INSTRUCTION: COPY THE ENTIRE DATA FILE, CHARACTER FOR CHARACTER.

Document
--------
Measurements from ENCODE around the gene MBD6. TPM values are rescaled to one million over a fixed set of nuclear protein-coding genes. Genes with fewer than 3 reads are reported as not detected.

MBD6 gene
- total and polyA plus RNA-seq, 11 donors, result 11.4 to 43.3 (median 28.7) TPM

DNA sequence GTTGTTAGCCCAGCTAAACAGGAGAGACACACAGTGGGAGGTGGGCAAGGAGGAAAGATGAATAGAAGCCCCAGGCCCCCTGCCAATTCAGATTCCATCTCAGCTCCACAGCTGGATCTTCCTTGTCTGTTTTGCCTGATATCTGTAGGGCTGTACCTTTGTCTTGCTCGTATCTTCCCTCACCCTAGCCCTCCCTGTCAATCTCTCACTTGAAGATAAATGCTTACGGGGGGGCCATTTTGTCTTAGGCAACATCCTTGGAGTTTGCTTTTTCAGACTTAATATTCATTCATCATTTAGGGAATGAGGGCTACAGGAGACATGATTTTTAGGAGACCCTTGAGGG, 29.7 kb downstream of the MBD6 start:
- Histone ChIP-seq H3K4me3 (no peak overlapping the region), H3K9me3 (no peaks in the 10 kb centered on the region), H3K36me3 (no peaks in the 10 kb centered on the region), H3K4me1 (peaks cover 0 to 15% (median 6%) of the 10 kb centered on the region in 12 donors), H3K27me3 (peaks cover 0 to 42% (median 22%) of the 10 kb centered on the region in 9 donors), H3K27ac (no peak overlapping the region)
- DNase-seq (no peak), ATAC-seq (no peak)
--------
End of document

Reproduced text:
Measurements from ENCODE around the gene MBD6. TPM values are rescaled to one million over a fixed set of nuclear protein-coding genes. Genes with fewer than 3 reads are reported as not detected.

MBD6 gene
- total and polyA plus RNA-seq, 11 donors, result 11.4 to 43.3 (median 28.7) TPM

DNA sequence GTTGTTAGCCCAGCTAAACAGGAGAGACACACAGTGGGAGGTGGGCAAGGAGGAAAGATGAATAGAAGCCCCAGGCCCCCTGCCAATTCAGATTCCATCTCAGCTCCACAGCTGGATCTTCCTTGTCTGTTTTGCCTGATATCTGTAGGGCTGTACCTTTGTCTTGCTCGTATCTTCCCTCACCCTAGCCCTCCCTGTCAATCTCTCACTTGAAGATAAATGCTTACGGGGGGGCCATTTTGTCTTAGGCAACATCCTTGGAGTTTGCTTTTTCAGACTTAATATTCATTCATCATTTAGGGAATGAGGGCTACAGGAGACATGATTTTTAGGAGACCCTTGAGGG, 29.7 kb downstream of the MBD6 start:
- Histone ChIP-seq H3K4me3 (no peak overlapping the region), H3K9me3 (no peaks in the 10 kb centered on the region), H3K36me3 (no peaks in the 10 kb centered on the region), H3K4me1 (peaks cover 0 to 15% (median 6%) of the 10 kb centered on the region in 12 donors), H3K27me3 (peaks cover 0 to 42% (median 22%) of the 10 kb centered on the region in 9 donors), H3K27ac (no peak overlapping the region)
- DNase-seq (no peak), ATAC-seq (no peak)